Anthropology Homework

timer Asked: Nov 8th, 2016

Question description

Corporate Culture Exercise (2 1/2-4 pages)
Fill in the following rubric (use both the write-up and the pictures): JUST ANSWER THE QUESTIONS COMPLETELY, NOT AN ESSAY
1. What is the name, location, type of business, and business structure (privately held, stock held, profit, non-profit).
2. What is the goal (driving force) of the business; what do the owners want as their return? (remember for-profit businesses’ goal is not to serve customers. That is perhaps part of their strategy).
3. What elements of appearance and physical setting, including traffic pattern do you see in
the pictures and from the write-up? 3a. What does this tell you about the goals of the business, whom management values, etc.? 4. What does the company say about itself (this is ad slogans or which groups they support) and what does that tell you about what management thinks is important?
5. How does the company greet strangers and what does that tell you about what
management thinks is important?
6. How are people compensated and what does that tell you about what management thinks
is important?
7. What do employees say about their workplace (interviews) and what does that tell you
about what management thinks is important?
8. How do employees and managers people spend their time, how do they dress and what
does that tell you about what management thinks is important?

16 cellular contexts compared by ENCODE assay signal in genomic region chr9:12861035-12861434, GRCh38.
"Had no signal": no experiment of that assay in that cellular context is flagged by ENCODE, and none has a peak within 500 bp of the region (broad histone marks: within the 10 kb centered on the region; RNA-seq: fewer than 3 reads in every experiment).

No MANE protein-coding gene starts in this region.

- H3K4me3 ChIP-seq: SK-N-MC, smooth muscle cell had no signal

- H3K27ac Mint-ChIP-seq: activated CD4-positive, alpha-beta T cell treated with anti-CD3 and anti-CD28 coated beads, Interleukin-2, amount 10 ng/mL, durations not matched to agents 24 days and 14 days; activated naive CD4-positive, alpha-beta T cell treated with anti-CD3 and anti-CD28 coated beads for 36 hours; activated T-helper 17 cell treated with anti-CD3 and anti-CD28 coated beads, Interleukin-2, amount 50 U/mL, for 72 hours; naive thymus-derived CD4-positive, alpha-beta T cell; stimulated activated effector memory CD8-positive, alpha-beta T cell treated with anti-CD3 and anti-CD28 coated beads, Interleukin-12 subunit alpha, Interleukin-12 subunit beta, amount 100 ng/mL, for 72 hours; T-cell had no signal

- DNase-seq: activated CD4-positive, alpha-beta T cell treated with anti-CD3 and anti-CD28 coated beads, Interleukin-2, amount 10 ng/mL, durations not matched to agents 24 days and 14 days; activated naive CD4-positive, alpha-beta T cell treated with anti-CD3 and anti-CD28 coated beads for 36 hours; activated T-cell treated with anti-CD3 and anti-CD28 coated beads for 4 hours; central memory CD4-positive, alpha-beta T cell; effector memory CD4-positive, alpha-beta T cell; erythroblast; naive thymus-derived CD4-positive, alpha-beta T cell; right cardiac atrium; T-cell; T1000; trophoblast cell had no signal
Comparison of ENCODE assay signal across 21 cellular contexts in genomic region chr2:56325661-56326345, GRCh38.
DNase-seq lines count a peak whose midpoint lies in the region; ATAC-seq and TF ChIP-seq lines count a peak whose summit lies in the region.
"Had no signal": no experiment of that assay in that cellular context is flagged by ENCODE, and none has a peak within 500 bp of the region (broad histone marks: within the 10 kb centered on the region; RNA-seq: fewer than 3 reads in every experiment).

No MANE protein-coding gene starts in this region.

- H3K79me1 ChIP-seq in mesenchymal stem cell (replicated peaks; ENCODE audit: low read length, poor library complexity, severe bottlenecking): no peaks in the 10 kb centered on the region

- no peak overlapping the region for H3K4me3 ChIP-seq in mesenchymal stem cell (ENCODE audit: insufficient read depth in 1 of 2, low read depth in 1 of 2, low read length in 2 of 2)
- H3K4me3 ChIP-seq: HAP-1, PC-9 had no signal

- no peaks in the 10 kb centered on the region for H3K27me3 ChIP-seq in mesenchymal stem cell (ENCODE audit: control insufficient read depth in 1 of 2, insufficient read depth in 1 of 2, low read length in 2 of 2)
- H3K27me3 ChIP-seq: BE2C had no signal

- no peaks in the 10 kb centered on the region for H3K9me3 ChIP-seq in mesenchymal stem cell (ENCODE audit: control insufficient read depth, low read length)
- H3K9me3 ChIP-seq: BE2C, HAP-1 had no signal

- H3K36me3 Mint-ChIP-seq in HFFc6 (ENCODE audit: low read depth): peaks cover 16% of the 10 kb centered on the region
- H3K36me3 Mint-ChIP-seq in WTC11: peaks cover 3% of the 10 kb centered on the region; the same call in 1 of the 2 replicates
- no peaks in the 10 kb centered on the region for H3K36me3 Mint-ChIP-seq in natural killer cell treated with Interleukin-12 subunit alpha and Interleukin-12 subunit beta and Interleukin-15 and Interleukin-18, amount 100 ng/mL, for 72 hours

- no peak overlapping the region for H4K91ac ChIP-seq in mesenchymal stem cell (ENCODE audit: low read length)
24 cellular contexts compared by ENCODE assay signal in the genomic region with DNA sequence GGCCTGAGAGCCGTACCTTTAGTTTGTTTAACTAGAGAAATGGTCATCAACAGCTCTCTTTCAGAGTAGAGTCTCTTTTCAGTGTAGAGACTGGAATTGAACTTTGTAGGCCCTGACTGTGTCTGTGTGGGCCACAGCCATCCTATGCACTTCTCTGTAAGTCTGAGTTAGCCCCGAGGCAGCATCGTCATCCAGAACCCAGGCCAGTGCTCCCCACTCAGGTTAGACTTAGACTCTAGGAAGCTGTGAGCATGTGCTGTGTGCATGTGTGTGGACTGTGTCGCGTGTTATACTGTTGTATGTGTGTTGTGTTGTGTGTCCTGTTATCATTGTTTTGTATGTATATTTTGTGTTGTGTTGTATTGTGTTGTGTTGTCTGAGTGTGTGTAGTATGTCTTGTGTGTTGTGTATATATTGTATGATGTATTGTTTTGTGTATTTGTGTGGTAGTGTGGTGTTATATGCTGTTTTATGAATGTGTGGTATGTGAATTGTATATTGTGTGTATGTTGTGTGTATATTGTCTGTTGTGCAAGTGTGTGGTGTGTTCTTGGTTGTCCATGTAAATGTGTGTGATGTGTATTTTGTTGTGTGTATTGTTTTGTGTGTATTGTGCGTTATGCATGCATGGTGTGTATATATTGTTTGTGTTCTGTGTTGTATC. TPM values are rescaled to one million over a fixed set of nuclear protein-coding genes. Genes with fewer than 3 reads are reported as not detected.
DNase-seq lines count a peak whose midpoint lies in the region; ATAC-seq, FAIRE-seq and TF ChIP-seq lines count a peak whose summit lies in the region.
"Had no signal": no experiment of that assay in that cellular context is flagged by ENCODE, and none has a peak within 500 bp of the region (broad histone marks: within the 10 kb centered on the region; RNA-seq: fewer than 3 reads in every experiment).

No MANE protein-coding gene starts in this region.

9. Do you see any glass ceilings to promotion and success (that is, where you see people
like yourself (at all?; in what jobs?; how often promoted?)? This is about prejudice.
10. What is their business strategy (model) to succeed?
11. What is their strategy in dealing with employees to make sure they succeed according to their business model?
United Charities: “United We Stand”
United Charities is a non-profit organization that was founded by Eleanor Roosevelt, wife of the President Franklin Roosevelt, in 1950. Her idea was that if one could put together lots of people who support lots of charities, it may be possible to raise even more money than the individual charities alone. One could also minimize administrative costs of having many separate charities. Many specific charities like the March of Dimes, the Heart Association, Big Brothers/Big Sisters, etc. went their own way as separate organizations, so United Charities began to concentrate more on funding smaller community-based arts and social welfare agencies in each of the cities where they have an office.
The goal of the company is to raise as much money as possible and create vital links to local charitable organizations. Their focus is therefore two interrelated activities. They need people who are committed, energetic, and are good communicators. They are the key to the success of both aspects of the organization’s activities. A lot of volunteers in each community are recruited to help in meeting their goals. At the same time, the complexity of the organization requires some experienced managers. United Charities therefore has a young, diverse Board of Trustees (Directors) drawn from each of the cities where the organization operates.

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